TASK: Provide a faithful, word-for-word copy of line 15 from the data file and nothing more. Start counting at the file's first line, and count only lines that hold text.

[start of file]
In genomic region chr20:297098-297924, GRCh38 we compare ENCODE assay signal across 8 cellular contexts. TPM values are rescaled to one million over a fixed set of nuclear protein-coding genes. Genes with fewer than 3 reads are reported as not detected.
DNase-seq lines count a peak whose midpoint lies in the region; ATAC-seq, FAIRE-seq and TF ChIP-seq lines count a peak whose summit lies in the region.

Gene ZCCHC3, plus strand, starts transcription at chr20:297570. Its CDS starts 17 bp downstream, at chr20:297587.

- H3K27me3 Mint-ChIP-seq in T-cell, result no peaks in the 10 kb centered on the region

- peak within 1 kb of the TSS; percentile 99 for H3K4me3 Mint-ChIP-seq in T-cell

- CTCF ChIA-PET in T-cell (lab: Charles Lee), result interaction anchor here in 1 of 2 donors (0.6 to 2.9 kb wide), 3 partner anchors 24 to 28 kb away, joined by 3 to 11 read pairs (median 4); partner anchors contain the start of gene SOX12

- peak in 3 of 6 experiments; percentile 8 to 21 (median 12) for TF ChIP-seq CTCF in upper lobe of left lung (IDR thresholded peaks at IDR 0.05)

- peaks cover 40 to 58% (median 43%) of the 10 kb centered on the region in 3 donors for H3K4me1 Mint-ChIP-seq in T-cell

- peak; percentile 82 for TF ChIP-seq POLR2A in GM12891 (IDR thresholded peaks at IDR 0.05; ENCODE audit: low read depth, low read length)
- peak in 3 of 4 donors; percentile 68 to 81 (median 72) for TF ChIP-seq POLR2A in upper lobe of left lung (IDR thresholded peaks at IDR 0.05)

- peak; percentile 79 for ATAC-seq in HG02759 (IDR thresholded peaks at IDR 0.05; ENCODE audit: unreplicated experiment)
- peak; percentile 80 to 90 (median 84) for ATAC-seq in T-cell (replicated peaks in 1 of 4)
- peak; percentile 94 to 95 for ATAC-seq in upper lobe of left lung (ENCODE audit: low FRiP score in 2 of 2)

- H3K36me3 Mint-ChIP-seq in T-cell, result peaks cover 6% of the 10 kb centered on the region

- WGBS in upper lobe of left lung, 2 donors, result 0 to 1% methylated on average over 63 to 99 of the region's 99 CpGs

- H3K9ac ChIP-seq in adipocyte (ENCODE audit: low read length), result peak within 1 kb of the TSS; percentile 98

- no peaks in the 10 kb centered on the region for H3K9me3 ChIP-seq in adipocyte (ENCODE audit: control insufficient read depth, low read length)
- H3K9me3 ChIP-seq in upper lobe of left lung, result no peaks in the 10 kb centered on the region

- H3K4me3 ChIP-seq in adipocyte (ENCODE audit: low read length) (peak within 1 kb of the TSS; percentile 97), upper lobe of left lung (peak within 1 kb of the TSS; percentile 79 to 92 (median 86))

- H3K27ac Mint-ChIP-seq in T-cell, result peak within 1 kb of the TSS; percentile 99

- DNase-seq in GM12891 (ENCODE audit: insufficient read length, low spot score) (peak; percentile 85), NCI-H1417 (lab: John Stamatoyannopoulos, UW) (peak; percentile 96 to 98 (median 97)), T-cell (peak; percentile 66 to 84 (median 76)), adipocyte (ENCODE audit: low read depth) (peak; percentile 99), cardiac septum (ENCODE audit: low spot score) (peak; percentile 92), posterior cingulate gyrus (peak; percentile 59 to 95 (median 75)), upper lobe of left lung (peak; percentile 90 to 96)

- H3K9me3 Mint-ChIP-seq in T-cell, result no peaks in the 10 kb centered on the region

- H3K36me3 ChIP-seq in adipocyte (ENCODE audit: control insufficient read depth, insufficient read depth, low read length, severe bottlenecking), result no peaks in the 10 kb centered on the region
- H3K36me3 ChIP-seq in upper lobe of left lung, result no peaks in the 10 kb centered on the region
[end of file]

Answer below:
- WGBS in upper lobe of left lung, 2 donors, result 0 to 1% methylated on average over 63 to 99 of the region's 99 CpGs